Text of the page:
Herodotus was born in 484 B.C; and his history was Hero-probably not completed before the beginning of the Pelo- dotas, ponnesian War (431 B.C.). His subject is the struggle between Greece and Asia, which he deduces from the legendary rape of the Argive Io by Phoenicians, and traces down to the final victory of the Greeks over the invading host of Xerxes. His literary kinship with the historical or geographical writers who had preceded him is seen mainly in two things. First, though he draws a line between the mythological and the historical age, he still holds that myths, as such, are worthy to be reported, and that in certain cases it is part of his duty to report them. Secondly, he follows the example of such writers as Hecataeus in describing the natural and social features of countries. He seeks to combine the part of the geographer or intelligent traveller with his proper part as historian. But when we turn from these minor traits to the larger aspects of his work. Herodotus stands forth as an artist whose conception and whose method were his own. His history has an epic unity. Various as are the subor-dinate parts, the action narrated is one, great and complete; and the unity is due to this that Herodotus refers all events of human history to the principle of divine Nemesis. If Sophocles had told the story of CEdipus in the (Edipms Tyranmis alone, and had not added to it the CEdipus at Colonics, it would have been comparable to the story of Xerxes as told by Herodotus. Great as an artist, great too in the largeness of his historical conception, Herodotus fails chiefly by lack of insight into political cause and effect, and by a general silence in regard to the history of political institutions. Both his strength and his weakness are seen most clearly when he is contrasted with that other historian who was strictly his contemporary, and who yet seems divided from him by centuries.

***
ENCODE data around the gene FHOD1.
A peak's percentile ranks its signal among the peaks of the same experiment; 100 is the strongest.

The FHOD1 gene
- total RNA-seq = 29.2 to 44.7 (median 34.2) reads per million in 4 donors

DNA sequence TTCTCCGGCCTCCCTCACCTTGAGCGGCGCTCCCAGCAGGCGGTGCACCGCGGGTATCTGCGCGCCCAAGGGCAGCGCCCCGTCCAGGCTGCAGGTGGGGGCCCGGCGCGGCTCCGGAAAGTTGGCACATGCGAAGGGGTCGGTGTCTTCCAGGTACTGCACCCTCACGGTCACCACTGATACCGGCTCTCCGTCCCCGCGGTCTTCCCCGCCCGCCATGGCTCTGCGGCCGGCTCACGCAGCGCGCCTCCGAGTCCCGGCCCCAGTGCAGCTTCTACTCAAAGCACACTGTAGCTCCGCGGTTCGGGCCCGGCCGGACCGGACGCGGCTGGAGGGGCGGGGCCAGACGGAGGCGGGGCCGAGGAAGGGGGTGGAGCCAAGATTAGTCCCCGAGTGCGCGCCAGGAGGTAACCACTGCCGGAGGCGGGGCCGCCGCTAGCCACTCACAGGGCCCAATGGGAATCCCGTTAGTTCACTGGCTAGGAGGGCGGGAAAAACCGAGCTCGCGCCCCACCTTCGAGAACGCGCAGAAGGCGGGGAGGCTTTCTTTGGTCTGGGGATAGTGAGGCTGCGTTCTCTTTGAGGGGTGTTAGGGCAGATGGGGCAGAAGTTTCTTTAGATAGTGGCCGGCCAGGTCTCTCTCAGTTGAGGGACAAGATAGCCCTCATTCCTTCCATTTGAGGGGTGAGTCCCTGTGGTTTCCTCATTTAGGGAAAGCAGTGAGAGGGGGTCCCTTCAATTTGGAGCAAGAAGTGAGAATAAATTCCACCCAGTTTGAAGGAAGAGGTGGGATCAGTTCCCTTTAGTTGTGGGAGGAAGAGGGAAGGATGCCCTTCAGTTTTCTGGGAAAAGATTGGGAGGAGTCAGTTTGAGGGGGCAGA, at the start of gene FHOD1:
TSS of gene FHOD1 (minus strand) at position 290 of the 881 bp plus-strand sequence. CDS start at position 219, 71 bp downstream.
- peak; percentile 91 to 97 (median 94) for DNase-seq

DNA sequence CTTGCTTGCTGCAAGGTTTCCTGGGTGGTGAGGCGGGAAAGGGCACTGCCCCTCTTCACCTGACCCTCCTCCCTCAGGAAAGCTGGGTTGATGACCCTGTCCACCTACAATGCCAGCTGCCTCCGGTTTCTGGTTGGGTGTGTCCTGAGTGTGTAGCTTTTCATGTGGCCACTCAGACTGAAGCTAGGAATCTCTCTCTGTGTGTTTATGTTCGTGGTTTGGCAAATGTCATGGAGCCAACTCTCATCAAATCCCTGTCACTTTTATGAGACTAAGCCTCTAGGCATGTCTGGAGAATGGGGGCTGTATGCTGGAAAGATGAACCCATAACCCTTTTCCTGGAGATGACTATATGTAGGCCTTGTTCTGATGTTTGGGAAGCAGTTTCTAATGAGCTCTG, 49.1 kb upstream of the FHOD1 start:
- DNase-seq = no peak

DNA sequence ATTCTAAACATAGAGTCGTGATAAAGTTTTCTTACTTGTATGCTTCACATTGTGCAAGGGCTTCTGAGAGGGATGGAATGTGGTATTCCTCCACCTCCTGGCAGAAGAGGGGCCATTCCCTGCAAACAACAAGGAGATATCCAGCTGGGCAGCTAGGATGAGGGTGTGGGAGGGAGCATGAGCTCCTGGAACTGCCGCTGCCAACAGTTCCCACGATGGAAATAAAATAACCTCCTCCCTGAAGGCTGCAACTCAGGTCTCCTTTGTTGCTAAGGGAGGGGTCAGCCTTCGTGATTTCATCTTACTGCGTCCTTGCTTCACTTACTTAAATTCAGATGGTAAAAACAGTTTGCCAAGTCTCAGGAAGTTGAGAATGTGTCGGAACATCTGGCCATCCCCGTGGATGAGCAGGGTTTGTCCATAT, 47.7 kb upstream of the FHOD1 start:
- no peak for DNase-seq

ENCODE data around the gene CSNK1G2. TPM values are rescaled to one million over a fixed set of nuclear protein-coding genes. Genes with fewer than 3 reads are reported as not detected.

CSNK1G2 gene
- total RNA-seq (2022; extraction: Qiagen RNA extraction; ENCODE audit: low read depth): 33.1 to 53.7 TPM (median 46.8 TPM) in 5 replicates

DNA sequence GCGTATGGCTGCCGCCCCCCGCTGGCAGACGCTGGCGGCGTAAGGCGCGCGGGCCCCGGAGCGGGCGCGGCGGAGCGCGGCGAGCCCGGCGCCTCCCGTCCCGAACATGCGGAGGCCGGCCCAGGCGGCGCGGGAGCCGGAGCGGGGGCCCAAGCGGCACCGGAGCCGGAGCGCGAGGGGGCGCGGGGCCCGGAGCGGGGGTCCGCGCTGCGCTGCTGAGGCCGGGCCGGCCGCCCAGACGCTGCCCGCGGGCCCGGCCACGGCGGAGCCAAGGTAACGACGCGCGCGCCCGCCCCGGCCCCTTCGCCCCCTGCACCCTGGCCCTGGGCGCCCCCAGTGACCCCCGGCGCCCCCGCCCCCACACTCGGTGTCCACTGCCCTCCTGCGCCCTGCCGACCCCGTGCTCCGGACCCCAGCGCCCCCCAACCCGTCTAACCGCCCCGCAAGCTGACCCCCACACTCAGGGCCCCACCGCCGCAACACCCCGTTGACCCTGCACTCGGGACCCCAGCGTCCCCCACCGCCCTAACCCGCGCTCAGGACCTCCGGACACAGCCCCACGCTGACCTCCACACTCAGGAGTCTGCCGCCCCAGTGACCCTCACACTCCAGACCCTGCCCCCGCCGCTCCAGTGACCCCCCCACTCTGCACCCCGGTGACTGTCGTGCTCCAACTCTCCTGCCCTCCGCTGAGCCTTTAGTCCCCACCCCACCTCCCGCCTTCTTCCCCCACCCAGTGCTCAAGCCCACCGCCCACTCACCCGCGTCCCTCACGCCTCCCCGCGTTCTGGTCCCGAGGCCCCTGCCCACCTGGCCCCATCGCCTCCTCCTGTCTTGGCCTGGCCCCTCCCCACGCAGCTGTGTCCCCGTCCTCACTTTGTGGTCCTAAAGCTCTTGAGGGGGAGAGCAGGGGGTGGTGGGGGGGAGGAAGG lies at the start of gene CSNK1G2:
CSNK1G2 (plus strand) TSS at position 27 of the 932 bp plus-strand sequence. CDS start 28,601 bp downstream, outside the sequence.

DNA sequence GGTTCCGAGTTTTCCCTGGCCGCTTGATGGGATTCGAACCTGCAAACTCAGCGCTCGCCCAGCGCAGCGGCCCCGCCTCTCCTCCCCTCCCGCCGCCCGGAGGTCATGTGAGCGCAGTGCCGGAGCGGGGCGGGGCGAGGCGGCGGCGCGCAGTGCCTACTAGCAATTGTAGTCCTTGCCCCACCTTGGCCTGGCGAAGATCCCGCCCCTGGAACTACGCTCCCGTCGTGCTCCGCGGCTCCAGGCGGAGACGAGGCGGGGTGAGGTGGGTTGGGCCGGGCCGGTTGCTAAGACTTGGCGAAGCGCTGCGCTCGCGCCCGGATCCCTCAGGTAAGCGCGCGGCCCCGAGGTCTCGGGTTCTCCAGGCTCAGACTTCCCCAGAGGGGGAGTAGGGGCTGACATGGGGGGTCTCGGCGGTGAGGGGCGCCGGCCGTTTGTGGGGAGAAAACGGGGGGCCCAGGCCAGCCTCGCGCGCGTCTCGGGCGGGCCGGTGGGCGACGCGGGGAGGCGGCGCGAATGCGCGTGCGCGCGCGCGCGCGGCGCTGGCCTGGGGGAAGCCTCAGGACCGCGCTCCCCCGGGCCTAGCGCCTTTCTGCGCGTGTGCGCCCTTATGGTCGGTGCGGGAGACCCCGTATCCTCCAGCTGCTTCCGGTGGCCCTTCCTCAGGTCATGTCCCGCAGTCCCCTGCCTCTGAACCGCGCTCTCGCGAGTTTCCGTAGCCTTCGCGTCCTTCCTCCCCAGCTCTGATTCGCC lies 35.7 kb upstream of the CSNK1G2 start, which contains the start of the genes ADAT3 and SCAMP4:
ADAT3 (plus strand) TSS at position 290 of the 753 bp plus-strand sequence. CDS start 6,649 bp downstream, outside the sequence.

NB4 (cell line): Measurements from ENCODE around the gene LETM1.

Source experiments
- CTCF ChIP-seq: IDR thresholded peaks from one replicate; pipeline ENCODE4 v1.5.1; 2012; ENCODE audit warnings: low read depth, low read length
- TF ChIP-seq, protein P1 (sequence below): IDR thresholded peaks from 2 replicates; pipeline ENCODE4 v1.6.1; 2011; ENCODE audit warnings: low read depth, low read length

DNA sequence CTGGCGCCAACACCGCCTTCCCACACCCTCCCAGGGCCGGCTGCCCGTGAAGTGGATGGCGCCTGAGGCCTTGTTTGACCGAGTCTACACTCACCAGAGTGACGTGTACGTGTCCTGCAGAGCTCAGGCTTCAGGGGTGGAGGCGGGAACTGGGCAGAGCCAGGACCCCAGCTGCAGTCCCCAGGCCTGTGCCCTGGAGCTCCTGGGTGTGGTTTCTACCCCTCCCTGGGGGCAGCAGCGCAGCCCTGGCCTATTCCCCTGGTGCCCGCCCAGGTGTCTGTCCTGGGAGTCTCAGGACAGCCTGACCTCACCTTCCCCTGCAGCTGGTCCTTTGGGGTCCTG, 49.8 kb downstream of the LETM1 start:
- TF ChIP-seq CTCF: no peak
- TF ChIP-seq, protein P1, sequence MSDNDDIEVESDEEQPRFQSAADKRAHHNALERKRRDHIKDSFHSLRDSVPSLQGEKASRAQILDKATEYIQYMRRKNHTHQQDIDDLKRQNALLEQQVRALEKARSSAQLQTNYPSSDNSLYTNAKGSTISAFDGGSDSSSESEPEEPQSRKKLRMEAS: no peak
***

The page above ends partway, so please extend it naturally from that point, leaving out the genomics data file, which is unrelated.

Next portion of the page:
Thucydides was only thirteen years younger than Tnucy-Herodotus; but the intellectual space between the men dides. is so great that they seem to belong to different ages. Herodotus is the first artist in historical writing; Thucy-dides is the first thinker. Herodotus interweaves two threads of causation'—human agency, represented by the good or bad qualities of men, and divine agency, represented by the vigilance of the gods on behalf of justice. Thucydides concentrates his attention on the human agency (without, however, denying the other), and strives to trace its exact course. The subject of Thucydides is the Peloponnesian War. In resolving to write its history, he was moved, he says, by these considerations. It was probably the greatest movement which had ever affected Hellas collectively. It was possible for him as a contení porary to record it with approximate accuracy. And this record was likely to have a general value, over and above its particular interest as a record, seeing that the political future was likely to resemble the political past. This is what Thucydides means when he calls his work "a possession for ever." The speeches which he ascribes to the persons of the history are, as regards form, his own essays in rhetoric of the school to which Antiphon belongs. As regards matter, they are always so far dramatic that the thoughts and senti-ments are such as he conceived possible for the supposed speaker. Thucydides abstains, as a rule, from moral com-ment ; but he tells his story as no one could have told it who did not profoundly feel its tragic force; and his gene-ral claim to the merit of impartiality is not invalidated by the possible exceptions'—difficult to estimate—in the cases of Cleon and Hyperbolus.